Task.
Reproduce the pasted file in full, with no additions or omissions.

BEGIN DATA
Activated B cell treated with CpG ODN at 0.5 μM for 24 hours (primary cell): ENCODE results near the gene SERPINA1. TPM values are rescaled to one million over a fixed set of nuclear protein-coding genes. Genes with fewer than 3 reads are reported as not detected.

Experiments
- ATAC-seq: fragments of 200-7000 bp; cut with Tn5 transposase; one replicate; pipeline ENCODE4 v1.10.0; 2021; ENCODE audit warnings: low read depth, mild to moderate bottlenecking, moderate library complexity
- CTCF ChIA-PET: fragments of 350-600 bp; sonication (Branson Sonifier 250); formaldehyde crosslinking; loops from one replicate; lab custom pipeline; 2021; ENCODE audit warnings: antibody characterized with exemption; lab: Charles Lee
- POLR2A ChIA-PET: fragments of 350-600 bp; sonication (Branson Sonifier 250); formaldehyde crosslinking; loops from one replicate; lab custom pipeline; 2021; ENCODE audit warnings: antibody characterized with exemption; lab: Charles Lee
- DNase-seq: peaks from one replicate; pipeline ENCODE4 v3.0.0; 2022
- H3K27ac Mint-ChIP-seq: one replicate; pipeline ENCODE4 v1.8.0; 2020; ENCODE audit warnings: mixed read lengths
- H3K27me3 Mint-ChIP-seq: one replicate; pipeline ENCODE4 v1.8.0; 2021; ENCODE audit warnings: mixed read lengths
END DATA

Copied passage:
Activated B cell treated with CpG ODN at 0.5 μM for 24 hours (primary cell): ENCODE results near the gene SERPINA1. TPM values are rescaled to one million over a fixed set of nuclear protein-coding genes. Genes with fewer than 3 reads are reported as not detected.

Experiments
- ATAC-seq: fragments of 200-7000 bp; cut with Tn5 transposase; one replicate; pipeline ENCODE4 v1.10.0; 2021; ENCODE audit warnings: low read depth, mild to moderate bottlenecking, moderate library complexity
- CTCF ChIA-PET: fragments of 350-600 bp; sonication (Branson Sonifier 250); formaldehyde crosslinking; loops from one replicate; lab custom pipeline; 2021; ENCODE audit warnings: antibody characterized with exemption; lab: Charles Lee
- POLR2A ChIA-PET: fragments of 350-600 bp; sonication (Branson Sonifier 250); formaldehyde crosslinking; loops from one replicate; lab custom pipeline; 2021; ENCODE audit warnings: antibody characterized with exemption; lab: Charles Lee
- DNase-seq: peaks from one replicate; pipeline ENCODE4 v3.0.0; 2022
- H3K27ac Mint-ChIP-seq: one replicate; pipeline ENCODE4 v1.8.0; 2020; ENCODE audit warnings: mixed read lengths
- H3K27me3 Mint-ChIP-seq: one replicate; pipeline ENCODE4 v1.8.0; 2021; ENCODE audit warnings: mixed read lengths